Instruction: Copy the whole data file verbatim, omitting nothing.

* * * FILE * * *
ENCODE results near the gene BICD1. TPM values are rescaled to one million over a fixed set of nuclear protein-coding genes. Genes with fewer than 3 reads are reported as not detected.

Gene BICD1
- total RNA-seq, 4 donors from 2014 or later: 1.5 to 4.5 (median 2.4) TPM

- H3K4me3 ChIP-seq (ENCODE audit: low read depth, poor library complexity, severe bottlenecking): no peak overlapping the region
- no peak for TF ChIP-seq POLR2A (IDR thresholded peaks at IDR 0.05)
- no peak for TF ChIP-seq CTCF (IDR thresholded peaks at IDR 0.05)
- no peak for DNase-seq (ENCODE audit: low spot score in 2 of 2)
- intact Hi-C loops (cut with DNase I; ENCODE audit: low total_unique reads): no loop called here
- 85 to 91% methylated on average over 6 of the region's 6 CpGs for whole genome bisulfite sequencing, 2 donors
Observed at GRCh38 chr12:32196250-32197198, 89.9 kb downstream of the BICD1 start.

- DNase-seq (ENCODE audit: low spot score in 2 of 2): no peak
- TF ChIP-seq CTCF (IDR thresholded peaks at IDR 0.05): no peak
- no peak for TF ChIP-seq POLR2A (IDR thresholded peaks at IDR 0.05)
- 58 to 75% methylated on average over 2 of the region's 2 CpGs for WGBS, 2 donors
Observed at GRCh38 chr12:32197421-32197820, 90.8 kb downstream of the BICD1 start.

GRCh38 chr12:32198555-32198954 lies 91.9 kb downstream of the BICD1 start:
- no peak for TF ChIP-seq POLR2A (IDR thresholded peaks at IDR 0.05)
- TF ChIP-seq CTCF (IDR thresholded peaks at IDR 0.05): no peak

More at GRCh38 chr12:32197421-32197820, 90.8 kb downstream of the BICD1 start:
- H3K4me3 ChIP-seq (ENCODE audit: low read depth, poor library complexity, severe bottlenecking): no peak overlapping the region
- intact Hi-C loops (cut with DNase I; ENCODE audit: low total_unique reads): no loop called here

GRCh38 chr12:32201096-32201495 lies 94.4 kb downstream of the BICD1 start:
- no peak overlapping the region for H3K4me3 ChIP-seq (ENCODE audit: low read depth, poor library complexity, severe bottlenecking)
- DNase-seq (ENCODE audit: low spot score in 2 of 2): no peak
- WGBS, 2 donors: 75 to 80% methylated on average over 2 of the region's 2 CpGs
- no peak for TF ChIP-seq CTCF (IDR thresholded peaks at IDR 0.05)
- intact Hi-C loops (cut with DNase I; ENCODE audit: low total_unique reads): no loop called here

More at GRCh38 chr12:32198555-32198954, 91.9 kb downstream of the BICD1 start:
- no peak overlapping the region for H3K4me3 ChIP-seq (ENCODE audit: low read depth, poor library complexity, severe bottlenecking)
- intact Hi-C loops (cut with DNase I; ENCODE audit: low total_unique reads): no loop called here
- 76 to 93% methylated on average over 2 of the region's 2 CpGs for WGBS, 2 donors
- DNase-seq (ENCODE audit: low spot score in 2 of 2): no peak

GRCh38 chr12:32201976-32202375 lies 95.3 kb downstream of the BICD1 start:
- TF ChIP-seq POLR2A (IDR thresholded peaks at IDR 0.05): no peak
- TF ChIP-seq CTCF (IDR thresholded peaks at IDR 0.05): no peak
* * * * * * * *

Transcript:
ENCODE results near the gene BICD1. TPM values are rescaled to one million over a fixed set of nuclear protein-coding genes. Genes with fewer than 3 reads are reported as not detected.

Gene BICD1
- total RNA-seq, 4 donors from 2014 or later: 1.5 to 4.5 (median 2.4) TPM

- H3K4me3 ChIP-seq (ENCODE audit: low read depth, poor library complexity, severe bottlenecking): no peak overlapping the region
- no peak for TF ChIP-seq POLR2A (IDR thresholded peaks at IDR 0.05)
- no peak for TF ChIP-seq CTCF (IDR thresholded peaks at IDR 0.05)
- no peak for DNase-seq (ENCODE audit: low spot score in 2 of 2)
- intact Hi-C loops (cut with DNase I; ENCODE audit: low total_unique reads): no loop called here
- 85 to 91% methylated on average over 6 of the region's 6 CpGs for whole genome bisulfite sequencing, 2 donors
Observed at GRCh38 chr12:32196250-32197198, 89.9 kb downstream of the BICD1 start.

- DNase-seq (ENCODE audit: low spot score in 2 of 2): no peak
- TF ChIP-seq CTCF (IDR thresholded peaks at IDR 0.05): no peak
- no peak for TF ChIP-seq POLR2A (IDR thresholded peaks at IDR 0.05)
- 58 to 75% methylated on average over 2 of the region's 2 CpGs for WGBS, 2 donors
Observed at GRCh38 chr12:32197421-32197820, 90.8 kb downstream of the BICD1 start.

GRCh38 chr12:32198555-32198954 lies 91.9 kb downstream of the BICD1 start:
- no peak for TF ChIP-seq POLR2A (IDR thresholded peaks at IDR 0.05)
- TF ChIP-seq CTCF (IDR thresholded peaks at IDR 0.05): no peak

More at GRCh38 chr12:32197421-32197820, 90.8 kb downstream of the BICD1 start:
- H3K4me3 ChIP-seq (ENCODE audit: low read depth, poor library complexity, severe bottlenecking): no peak overlapping the region
- intact Hi-C loops (cut with DNase I; ENCODE audit: low total_unique reads): no loop called here

GRCh38 chr12:32201096-32201495 lies 94.4 kb downstream of the BICD1 start:
- no peak overlapping the region for H3K4me3 ChIP-seq (ENCODE audit: low read depth, poor library complexity, severe bottlenecking)
- DNase-seq (ENCODE audit: low spot score in 2 of 2): no peak
- WGBS, 2 donors: 75 to 80% methylated on average over 2 of the region's 2 CpGs
- no peak for TF ChIP-seq CTCF (IDR thresholded peaks at IDR 0.05)
- intact Hi-C loops (cut with DNase I; ENCODE audit: low total_unique reads): no loop called here

More at GRCh38 chr12:32198555-32198954, 91.9 kb downstream of the BICD1 start:
- no peak overlapping the region for H3K4me3 ChIP-seq (ENCODE audit: low read depth, poor library complexity, severe bottlenecking)
- intact Hi-C loops (cut with DNase I; ENCODE audit: low total_unique reads): no loop called here
- 76 to 93% methylated on average over 2 of the region's 2 CpGs for WGBS, 2 donors
- DNase-seq (ENCODE audit: low spot score in 2 of 2): no peak

GRCh38 chr12:32201976-32202375 lies 95.3 kb downstream of the BICD1 start:
- TF ChIP-seq POLR2A (IDR thresholded peaks at IDR 0.05): no peak
- TF ChIP-seq CTCF (IDR thresholded peaks at IDR 0.05): no peak